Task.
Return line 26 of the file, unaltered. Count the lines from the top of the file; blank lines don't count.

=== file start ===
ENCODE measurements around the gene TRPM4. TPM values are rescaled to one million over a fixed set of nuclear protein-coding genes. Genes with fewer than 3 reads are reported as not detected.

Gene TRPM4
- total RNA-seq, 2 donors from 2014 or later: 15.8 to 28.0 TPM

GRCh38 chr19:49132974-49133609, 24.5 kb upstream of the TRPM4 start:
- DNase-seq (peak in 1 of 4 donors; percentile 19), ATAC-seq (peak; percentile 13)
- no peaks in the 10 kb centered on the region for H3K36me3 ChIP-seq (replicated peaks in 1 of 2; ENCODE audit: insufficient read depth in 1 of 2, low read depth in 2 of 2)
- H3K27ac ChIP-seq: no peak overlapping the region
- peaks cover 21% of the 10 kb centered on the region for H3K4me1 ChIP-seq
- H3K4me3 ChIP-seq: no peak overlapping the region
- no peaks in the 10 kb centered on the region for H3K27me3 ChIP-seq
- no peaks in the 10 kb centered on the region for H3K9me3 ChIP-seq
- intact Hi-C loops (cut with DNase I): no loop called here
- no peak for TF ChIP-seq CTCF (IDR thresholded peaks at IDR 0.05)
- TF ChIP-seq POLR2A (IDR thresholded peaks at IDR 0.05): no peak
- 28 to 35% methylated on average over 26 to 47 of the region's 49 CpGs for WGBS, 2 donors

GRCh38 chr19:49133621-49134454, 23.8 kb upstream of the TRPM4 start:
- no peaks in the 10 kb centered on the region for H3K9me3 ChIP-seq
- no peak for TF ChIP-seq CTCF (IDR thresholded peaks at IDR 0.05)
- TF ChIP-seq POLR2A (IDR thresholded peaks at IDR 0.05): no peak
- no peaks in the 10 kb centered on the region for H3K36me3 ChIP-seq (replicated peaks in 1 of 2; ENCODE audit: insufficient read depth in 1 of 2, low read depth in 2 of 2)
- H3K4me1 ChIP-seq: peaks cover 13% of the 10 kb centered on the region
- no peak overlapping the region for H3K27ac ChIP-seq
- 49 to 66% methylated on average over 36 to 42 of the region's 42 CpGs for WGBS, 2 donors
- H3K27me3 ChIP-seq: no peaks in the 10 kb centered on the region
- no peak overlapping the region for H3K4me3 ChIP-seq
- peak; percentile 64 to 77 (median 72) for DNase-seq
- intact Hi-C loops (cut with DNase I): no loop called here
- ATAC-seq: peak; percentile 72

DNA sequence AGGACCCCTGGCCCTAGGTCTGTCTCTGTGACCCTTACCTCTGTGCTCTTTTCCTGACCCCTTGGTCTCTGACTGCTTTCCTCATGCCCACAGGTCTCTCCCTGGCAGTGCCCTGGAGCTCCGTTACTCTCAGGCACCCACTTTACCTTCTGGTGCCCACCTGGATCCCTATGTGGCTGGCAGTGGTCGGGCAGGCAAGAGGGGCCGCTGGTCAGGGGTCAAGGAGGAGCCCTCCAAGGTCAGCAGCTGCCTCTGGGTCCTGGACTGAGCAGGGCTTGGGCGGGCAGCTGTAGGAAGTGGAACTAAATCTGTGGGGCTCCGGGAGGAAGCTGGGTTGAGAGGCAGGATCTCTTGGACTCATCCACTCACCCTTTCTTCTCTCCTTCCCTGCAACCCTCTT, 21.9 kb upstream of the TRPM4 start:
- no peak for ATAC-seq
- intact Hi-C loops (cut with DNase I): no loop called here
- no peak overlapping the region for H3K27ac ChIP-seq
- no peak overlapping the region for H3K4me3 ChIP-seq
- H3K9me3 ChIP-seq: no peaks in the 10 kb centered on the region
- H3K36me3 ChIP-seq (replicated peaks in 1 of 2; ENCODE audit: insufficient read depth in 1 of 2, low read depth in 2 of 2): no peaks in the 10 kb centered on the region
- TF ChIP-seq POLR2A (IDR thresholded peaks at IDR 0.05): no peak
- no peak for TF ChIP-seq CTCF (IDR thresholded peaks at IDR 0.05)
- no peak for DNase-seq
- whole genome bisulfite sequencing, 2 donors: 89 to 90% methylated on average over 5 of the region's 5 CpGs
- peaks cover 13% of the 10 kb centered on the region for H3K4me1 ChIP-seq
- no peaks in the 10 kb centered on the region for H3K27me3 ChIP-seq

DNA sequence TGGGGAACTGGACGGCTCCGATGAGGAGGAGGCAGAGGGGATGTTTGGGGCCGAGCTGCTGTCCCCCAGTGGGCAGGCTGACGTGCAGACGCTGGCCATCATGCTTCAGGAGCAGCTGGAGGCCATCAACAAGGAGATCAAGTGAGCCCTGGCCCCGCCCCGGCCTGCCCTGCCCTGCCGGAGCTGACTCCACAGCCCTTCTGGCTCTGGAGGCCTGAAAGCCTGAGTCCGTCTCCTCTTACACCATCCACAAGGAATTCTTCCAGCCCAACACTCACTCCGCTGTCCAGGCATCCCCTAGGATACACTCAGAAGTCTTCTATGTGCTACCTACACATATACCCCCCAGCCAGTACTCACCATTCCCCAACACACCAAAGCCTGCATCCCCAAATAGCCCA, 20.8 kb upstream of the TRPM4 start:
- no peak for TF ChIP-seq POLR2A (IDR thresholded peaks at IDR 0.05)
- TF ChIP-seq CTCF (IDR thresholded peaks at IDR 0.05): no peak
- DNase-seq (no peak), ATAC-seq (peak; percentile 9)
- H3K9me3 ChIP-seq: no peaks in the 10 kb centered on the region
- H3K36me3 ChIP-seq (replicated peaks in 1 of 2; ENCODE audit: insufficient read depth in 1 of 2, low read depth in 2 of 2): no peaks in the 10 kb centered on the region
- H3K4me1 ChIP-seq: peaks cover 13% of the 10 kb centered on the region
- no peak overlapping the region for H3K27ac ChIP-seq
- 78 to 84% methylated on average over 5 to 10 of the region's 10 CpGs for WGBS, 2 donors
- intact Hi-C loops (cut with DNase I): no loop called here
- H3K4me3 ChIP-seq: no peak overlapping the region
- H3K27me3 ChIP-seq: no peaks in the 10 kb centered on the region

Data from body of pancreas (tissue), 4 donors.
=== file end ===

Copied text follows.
- peak; percentile 64 to 77 (median 72) for DNase-seq